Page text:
It was a great drive to Palmyra through the desert and after a short picnic lunch of bread and vache-qui-rit, which has a monopoly on cheese, we arrived. Palmyra is one of the best preserved Roman ruins in the world and was great fun with several acres of ruins to climb over and a castle to walk up to with a great view over the whole area. It was also large enough to soak up all the tourists and so did not feel too crowded (another Saga tour – go for it the 60 somethings) as we trundled round. We camped for two nights, again with some overlanders (an Australian couple) who are doing a very similar trip to us. It was great to share stories and ideas and it also gave us a sense of security sharing the campsite with others.

From Palmyra it was to Damascus, the capital. Where we stayed for two nights (the first with Jonas who we had met in Crac). Damascus won our ‘best souk of the Middle East so far’ award with miles of covered markets selling everything from very racy lingerie to metal stuff and ice cream. None of the ‘Hello my friend come in and buy my carpet’ that we got in Turkey and you could dare to glimpse in a stall without the owner grabbing you and forcibly pushing a teletubby on a tricycle into your hand giving you a ‘good price’ of  $8 for it (which we got in the Grand Bazaar in Istanbul)  I think the tourism minister has actually decreed that stall holders in Syria should not do this and it makes for a much more pleasurable experience. The Old City is also charming with a Jewish and Christian quarter to compliment the Muslim majority. There is also a fantastic mosque, one of the most beautiful in the Middle East (apparently) which was a pretty amazing and Polls and I enjoyed chilling in the huge marbled courtyard watching the comings and goings of this working mosque / tourist attraction / children’s playground.

The diesel in Syria is very cheap which was a great relief after the £1.30 per litre diesel in Turkey but as a proviso the Syrians charge foreign drivers with a diesel tax which is bought by the week. This is an expensive tax, which meant that after we had filled a week in Syria we felt it wise to push south to Jordan. We had had a great time in Syria. The people are incredibly friendly, they stop you in the street to chat, ask where you are from and then utter the one English word that they all know ‘Welcome’. It has its issues, of course, it’s quite poor and pretty dirty by our standards but all this you soon get used to and what shines through is the hustle and bustle of everyday life the amazing scenery and the friendliness, oh, and the driving of course. It was also where we started to camp, developed and honed our camping skills and by Damascus, I can honestly say, were bona fide happy campers. We will have happy memories of out first Arab country. We were looking forward to Jordan though, expecting more historic sights, great people and some sun as Syria had been unseasonably wet and cold and there was not a hint of a tan yet – very important to Polls!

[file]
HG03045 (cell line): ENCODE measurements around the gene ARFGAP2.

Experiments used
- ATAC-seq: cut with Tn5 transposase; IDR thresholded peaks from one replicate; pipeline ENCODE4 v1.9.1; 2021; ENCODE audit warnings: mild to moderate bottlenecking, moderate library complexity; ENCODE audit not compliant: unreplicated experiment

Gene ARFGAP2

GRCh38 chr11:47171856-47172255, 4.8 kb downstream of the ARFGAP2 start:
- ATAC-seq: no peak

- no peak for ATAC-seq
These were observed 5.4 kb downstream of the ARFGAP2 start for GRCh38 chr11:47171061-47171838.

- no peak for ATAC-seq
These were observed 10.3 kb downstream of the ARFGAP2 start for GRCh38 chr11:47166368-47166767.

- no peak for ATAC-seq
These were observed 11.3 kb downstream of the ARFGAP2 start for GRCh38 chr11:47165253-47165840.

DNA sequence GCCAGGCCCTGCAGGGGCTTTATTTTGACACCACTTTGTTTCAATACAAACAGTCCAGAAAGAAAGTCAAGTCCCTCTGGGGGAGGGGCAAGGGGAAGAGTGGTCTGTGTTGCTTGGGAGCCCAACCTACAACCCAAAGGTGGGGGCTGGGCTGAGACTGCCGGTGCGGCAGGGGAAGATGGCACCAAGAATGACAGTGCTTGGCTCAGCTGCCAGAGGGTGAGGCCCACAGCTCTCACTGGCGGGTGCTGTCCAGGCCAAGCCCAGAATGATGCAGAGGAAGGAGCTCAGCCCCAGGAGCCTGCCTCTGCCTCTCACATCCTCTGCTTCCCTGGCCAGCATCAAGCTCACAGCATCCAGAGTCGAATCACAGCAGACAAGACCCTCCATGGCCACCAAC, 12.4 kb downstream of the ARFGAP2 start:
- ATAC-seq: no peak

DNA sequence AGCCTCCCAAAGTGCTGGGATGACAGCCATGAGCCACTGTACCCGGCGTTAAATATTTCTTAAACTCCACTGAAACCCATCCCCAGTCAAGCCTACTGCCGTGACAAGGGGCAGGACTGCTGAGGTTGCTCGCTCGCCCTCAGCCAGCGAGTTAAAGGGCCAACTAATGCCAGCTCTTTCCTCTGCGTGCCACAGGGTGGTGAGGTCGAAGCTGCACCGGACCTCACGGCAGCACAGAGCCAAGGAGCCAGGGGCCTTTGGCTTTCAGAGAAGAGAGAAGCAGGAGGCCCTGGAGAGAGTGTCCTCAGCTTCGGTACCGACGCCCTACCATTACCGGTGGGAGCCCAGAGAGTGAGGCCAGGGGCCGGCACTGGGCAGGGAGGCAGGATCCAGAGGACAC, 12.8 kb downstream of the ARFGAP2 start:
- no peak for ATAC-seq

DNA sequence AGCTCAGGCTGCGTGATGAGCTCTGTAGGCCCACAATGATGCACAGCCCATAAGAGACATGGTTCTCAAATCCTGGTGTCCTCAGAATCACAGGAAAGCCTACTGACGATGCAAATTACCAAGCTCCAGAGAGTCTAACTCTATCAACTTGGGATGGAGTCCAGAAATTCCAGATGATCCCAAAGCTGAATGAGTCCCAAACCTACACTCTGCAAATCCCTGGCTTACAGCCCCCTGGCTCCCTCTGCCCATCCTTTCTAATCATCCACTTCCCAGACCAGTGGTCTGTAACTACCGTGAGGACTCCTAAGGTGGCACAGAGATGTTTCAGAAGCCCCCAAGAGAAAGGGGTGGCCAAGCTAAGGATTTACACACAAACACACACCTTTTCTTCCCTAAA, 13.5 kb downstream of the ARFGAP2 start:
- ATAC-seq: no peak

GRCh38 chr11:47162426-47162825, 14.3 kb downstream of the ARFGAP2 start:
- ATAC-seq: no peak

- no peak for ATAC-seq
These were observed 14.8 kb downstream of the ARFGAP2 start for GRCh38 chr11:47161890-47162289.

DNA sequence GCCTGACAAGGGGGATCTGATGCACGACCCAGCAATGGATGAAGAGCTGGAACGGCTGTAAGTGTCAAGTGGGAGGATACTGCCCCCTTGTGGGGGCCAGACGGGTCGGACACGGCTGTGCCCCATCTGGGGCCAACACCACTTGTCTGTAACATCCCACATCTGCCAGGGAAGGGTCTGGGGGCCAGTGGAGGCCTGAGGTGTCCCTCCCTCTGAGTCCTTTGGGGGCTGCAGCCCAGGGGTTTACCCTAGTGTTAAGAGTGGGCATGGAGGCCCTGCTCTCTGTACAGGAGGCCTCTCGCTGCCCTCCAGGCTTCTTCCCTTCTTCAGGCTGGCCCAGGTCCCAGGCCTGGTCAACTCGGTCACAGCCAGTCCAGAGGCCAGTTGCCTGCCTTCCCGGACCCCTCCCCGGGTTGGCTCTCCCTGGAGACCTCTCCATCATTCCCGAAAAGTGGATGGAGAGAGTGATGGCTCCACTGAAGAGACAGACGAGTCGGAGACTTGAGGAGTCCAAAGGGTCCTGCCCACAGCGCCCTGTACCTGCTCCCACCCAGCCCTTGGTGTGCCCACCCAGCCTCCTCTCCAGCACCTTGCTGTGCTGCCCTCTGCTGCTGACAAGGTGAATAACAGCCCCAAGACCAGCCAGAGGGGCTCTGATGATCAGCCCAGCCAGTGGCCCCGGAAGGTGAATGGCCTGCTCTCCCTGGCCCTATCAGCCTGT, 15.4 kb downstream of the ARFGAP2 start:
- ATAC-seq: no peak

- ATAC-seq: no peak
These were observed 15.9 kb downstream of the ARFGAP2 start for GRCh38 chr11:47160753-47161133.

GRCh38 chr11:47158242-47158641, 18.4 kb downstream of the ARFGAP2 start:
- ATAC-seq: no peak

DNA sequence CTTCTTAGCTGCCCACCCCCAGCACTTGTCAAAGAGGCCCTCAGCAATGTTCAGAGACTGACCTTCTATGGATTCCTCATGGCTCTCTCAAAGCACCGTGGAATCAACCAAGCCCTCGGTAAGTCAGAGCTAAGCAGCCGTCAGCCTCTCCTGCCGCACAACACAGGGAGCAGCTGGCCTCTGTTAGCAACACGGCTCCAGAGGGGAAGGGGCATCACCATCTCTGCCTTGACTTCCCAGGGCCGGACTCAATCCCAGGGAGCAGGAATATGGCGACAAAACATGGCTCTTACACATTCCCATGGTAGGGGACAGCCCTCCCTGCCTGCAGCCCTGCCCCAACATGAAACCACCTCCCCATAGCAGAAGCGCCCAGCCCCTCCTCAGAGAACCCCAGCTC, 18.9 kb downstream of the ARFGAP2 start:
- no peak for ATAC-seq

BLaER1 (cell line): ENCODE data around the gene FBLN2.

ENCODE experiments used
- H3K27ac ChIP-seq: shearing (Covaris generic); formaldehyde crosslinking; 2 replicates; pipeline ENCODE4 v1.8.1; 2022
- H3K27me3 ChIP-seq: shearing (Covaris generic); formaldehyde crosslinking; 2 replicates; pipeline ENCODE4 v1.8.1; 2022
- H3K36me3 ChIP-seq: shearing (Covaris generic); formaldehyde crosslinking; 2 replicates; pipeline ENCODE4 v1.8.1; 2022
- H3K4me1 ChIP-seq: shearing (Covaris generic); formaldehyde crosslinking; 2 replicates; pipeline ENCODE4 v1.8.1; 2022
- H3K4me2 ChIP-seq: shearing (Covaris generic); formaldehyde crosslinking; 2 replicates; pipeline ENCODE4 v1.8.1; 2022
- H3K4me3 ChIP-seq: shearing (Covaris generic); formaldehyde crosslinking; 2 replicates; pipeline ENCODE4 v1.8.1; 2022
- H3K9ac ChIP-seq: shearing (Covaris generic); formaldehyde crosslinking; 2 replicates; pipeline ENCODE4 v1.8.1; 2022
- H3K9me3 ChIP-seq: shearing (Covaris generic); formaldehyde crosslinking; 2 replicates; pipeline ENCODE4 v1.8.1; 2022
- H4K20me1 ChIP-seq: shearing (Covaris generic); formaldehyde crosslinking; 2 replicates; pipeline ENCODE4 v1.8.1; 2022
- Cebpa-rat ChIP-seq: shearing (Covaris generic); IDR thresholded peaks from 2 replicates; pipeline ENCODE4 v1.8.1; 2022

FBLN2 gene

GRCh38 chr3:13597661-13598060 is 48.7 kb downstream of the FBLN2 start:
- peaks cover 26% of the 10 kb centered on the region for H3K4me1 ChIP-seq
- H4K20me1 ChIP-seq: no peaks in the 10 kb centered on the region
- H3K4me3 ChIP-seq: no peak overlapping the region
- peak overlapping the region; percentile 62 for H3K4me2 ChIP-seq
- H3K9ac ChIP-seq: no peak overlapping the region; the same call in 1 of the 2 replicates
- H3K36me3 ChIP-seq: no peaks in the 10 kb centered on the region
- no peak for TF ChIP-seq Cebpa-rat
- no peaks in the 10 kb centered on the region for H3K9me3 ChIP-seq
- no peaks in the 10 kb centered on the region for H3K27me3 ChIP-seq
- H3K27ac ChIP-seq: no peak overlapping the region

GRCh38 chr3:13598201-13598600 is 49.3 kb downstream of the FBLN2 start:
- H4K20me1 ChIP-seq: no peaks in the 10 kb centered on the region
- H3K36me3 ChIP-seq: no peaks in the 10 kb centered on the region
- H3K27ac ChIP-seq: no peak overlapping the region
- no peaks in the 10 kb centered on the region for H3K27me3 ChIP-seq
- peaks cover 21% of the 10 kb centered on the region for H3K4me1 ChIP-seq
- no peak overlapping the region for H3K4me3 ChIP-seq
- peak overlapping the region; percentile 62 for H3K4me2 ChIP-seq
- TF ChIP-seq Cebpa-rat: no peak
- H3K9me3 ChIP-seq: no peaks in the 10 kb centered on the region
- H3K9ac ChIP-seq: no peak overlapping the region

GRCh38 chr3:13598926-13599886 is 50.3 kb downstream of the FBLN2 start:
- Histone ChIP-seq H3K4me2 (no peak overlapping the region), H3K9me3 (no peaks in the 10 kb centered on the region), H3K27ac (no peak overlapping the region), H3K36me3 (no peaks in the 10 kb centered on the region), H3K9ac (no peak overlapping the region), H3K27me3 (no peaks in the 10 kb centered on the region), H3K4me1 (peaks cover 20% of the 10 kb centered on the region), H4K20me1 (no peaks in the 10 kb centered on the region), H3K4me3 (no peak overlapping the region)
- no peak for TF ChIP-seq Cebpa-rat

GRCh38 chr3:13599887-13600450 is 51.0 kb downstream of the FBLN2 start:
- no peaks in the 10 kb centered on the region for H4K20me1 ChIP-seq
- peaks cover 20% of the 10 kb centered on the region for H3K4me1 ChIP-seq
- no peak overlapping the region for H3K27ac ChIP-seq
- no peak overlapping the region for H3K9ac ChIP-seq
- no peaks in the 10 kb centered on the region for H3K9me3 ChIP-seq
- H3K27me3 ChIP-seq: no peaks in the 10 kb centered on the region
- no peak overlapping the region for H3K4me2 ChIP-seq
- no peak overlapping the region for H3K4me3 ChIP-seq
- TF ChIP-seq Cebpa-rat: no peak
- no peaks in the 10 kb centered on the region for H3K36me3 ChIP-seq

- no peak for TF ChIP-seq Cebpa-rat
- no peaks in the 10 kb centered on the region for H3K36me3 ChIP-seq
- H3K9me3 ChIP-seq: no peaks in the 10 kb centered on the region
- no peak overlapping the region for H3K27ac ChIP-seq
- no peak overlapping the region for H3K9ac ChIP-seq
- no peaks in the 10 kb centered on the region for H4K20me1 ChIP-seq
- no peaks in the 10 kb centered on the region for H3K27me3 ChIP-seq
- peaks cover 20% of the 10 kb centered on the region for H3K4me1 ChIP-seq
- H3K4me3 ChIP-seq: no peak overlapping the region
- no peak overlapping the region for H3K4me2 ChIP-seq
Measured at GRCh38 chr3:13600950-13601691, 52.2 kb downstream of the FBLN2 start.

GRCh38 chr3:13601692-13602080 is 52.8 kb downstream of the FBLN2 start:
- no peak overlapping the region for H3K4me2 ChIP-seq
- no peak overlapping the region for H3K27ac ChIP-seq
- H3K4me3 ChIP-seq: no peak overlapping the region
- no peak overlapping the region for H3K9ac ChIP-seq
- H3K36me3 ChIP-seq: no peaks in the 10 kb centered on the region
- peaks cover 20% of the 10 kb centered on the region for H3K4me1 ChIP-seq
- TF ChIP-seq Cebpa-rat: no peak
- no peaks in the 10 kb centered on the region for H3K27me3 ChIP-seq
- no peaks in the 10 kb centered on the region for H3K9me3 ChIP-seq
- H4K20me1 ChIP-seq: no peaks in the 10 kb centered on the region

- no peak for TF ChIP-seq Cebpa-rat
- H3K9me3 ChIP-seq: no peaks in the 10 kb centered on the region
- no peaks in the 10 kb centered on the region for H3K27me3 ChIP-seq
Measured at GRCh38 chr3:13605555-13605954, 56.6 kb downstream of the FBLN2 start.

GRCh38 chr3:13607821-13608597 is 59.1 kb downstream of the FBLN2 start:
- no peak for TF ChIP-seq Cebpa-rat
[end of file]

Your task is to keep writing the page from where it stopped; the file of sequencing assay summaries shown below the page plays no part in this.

Jordan is more modern and more westernised than Syria but we have continued to get a tremendous welcome wherever we go. This is helped by the fact that Jonas has given us some Arabic lettering that now adorns PAX on either side beneath the driver’s and passenger’s windows which says ‘Friendship between Countries’ and it has had a real effect with people pointing at the writing and giving us the thumps up (or car beep).  The sun is also out and it has been 25 degrees for the last five days, welcome relief from rain. After a brief stop over in Amman we headed for the Dead Sea where we had two days to convalesce before moving South. As the GPS in PAX registered -407m below sea level we enjoyed the stop-over immensely. We visited the location where Jesus was baptised (Bethany beyond the Jordan) and looked across the Jordan River to Jericho and, at night, the lights of Jerusalem feeling very Biblical. We also hung up our tourist shoes for a bit, got the towel out and soaked up the rays. This adventuring lark is hard work!

Across the Jordan River was the West Bank, just 10 metres away (the River Jordan is no bigger then theKennet that runs through Marlborough!) adorned with Israeli and Palestinian flags. The area is a militarised zone and the site has only recently opened to tourists. Reading the local papers here you really get a sense how the Arab-Israeli issue dominates the political scene here. Indeed the only cross word that has been said to us so far was in Amman, in a falafel store by a Palestinian eye doctor who we met who blamed the British for the situation although he laid no blame on Polls and I!  I have always been ignorant of this complicated predicament but I think now I will pay it closer attention as we have passed so close to the area and now understand it better.